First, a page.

by Maaretta Jaukkuri, January 2017
The Place is situated on the shore of the Norwegian Sea. Its closest neighbours, somewhere beyond the horizon, are Greenland and the Spitzbergen islands. The Place is in an inhabited rural area, yet one that offers ample peace and tranquillity in a majestic natural environment renowned for its beauty and ever-changing moods. Here one becomes sensitised to nature but also aware of the grave threats it is facing. We are confronted with nature in daily life, in a real and ethically compelling but gentle manner.
The Place is open to all who are in direct or indirect ways connected to contemporary arts and sciences. The guests, or Fellows, as we have chosen to call the people staying in The Place, can be artists, curators, authors, natural or social scientists, philosophers, astronomers, spiritual thinkers, economists, visionaries or whatever groups or individuals the future will bring to us. Knowledge is here understood comprehensively and includes both its formal and informal areas of competence as it is stated in the Foundation’s mission.
The Place will offer its Fellows the physical premises as well as time and resources to re-think and expand an understanding of the time we are living in. How we need to widen and strengthen dialogues between different areas of knowledge, between culture and nature, arts and sciences. The present time calls for bold thinking and courageous actions. However, we all think and act in our own individual ways so there won’t be any overall ideology connected to The Place other than providing everyone the freedom to think and shape their own opinions as long as these do not hurt other people or damage nature.
The ongoing time may always have been a challenge, but due to the complexities among which we now try to navigate, it seems reasonable to say that we are confronted with serious issues about a common future which we share with the world at large. The goal is to become aware of the changing rhythms, the fruitful paradoxes, the new openings, the blind spots and the alleys that we enter into in order to increase our emotional and intellectual scope of recognition and understanding. In art and sciences, all these concurrent forces are shared with the public with whom we wish to communicate while being mutually influenced.
Anyone working in any field of mediation, and in my case it is art, always has to be able to situate their own inner voice, their own particular and idiosyncratic knowledge as well as their own often intuitive insights into the wider framework of what is happening in the arts and in the world in order to better integrate the emerging connections. For this one requires both concentration and time to think over what one has seen and experienced, learnt or left behind, to reflect both in specific as well as in more general terms. This kind of process is usually not possible in the midst of one’s daily routines. This is true of people working in institutional settings, but, in particular, within the growing group of independent practitioners in different fields. Precarity is no longer just a working condition for the artists, but a reality for a growing number of people. The Place provides a setting where the processes of thinking and reflecting are supported, encouraged and given time.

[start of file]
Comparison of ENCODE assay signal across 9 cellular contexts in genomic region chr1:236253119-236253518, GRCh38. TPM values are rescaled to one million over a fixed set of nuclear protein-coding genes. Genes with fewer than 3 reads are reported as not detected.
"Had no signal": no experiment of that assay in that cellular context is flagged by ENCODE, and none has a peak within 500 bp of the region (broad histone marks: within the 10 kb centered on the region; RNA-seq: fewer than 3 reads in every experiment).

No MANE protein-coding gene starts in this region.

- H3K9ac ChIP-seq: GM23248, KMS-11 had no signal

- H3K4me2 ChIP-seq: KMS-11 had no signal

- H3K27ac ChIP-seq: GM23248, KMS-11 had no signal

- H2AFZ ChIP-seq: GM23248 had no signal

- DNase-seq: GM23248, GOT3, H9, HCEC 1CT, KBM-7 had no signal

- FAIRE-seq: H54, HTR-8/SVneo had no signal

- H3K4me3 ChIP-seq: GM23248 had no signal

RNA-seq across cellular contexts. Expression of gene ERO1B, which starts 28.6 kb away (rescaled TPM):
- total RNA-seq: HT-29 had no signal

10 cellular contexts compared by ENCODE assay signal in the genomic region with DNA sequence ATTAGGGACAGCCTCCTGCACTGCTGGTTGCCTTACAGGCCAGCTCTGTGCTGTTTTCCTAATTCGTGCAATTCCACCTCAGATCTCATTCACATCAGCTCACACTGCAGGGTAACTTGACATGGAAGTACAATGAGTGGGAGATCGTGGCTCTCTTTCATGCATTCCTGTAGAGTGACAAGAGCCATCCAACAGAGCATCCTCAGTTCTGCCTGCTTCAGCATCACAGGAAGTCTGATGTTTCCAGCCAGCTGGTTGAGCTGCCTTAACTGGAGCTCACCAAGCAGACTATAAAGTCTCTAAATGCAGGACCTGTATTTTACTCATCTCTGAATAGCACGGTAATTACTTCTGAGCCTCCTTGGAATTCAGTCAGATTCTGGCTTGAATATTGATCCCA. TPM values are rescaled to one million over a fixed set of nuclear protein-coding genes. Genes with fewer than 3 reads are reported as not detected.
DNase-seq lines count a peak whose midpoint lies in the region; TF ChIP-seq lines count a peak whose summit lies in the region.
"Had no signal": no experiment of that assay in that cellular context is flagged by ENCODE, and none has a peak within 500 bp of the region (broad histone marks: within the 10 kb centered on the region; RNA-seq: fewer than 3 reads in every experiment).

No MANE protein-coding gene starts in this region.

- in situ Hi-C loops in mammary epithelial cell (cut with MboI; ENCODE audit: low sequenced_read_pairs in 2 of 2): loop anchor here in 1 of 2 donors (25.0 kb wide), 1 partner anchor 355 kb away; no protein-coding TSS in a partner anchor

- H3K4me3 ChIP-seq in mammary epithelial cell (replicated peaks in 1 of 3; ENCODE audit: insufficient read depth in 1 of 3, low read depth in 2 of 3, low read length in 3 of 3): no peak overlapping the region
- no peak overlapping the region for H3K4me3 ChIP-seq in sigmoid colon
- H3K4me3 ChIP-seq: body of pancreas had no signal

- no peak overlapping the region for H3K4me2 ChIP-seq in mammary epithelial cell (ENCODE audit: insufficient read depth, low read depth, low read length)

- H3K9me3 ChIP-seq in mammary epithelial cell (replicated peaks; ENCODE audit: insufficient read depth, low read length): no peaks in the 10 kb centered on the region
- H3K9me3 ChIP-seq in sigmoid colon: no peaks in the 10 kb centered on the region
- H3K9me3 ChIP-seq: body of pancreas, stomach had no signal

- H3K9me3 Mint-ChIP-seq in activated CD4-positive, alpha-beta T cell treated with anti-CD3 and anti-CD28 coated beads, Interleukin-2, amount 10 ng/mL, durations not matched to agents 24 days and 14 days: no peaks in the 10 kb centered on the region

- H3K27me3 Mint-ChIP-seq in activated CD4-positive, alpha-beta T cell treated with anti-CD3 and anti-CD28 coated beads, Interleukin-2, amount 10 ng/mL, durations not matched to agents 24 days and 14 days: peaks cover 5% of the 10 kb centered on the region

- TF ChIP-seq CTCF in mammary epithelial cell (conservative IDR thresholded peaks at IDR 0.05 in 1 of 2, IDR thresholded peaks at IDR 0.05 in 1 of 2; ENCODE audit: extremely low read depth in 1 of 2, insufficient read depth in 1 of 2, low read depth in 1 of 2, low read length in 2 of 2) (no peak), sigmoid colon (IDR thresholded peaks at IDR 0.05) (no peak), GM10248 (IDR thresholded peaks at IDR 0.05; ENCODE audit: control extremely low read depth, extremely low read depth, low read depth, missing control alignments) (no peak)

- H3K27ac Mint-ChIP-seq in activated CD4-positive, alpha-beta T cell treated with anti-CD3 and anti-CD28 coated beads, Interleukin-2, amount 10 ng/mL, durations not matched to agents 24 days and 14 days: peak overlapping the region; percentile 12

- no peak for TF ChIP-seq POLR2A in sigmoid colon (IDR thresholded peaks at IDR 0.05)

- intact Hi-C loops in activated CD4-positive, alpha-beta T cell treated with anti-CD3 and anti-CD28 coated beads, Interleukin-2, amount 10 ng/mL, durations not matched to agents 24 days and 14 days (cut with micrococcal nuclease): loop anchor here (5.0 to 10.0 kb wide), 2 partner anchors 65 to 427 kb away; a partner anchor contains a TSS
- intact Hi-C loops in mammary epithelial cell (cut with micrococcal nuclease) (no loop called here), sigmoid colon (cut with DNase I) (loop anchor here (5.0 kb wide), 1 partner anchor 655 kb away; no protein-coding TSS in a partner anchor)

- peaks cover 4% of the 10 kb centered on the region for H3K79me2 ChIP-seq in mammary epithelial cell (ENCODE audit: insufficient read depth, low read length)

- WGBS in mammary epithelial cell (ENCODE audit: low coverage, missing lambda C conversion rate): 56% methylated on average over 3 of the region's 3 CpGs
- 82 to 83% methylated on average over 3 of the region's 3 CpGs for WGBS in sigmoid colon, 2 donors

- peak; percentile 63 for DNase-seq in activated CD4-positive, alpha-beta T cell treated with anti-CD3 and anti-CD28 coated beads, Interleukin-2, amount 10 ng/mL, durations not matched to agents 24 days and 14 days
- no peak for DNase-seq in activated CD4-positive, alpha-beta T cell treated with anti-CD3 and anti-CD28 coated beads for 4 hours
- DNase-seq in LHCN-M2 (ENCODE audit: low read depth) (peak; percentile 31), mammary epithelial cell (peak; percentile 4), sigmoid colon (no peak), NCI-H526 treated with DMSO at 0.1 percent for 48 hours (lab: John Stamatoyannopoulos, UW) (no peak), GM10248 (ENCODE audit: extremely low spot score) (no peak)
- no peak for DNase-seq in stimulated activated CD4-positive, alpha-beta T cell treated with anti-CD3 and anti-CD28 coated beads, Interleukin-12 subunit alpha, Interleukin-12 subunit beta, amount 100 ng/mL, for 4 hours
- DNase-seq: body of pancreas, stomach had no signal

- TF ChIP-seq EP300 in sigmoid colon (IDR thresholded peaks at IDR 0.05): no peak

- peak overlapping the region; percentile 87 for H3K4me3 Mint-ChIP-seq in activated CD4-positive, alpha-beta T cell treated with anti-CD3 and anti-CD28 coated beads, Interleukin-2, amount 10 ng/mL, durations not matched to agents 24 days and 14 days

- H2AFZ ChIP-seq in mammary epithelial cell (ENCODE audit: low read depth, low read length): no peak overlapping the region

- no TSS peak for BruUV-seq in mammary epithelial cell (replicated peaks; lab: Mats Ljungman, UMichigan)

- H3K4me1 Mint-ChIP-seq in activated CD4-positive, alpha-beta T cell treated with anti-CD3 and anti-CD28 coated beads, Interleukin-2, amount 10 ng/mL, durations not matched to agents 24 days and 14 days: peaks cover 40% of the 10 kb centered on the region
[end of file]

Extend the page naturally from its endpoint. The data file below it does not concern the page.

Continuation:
The building provides all the necessities for simple living, granting free time for undisturbed thinking. There is no traditional studio space; instead, the whole set-up is for studying, reflecting, writing, meditating and dreaming. The surrounding environment is an ever-present source of inspiration - for wandering, wondering and experiencing. Cultural inspiration and impulses for work are provided by books and digital connections as well as a telescope to look at the stars.
My book collection provides the start of the library. I am also donating the main part of the works of art in my possession to the Foundation, hoping that they can benefit the local milieu.
Building The Place has been made possible by the generosity of the artists who have donated their works to make this building and the planned activities possible. I wish to express my deep and lasting gratitude to Kari Cavén, Tony Cragg, Dorothy Cross, Anne-Karin Furunes, Antony Gormley, Dan Graham, Alfredo Jaar, Anish Kapoor, Cildo Meireles, Esko Männikkö, Bjørn Nørgaard, Markus Raetz, and Gediminas Urbonas.
The land where the building is situated is a gift from Anne Katrine Dolven who has a house and studio in close vicinity. Antony Gormley initiated the donations, and he, together with Anne Katrine, contacted the artists. Antony’s studio in London took care of the practicalities of the donations project together with Audhild Dahlstrøm, the present director of the Foundation. Audhild has worked tirelessly and with true dedication to make all this happen. Many thanks also to Ánde Somby who helped with the legal expertise connected to the establishment of the Foundation. Kimmo Aslak Liimatainen, who has designed the building, I got to know while I was working at the Museum of Contemporary Art and he and his colleagues were involved in the Museum’s exhibition architecture. Much of the first phase of this project took place without my knowledge, which I now, having recovered from the enormous surprise this all created, truly appreciate. I do hope and know that the generosity of these artists will inspire all of us in different ways in our future work.
My gratitude also goes to Thora Dolven Balke, the first chairperson of the Foundation, and the Foundation Board who have started their work in a thoughtful and inspiring way. The Place is not shy of its ambitions even though everything is in a small scale. It also seems that a mini-scale is the most powerful way to make our mission felt in today’s world.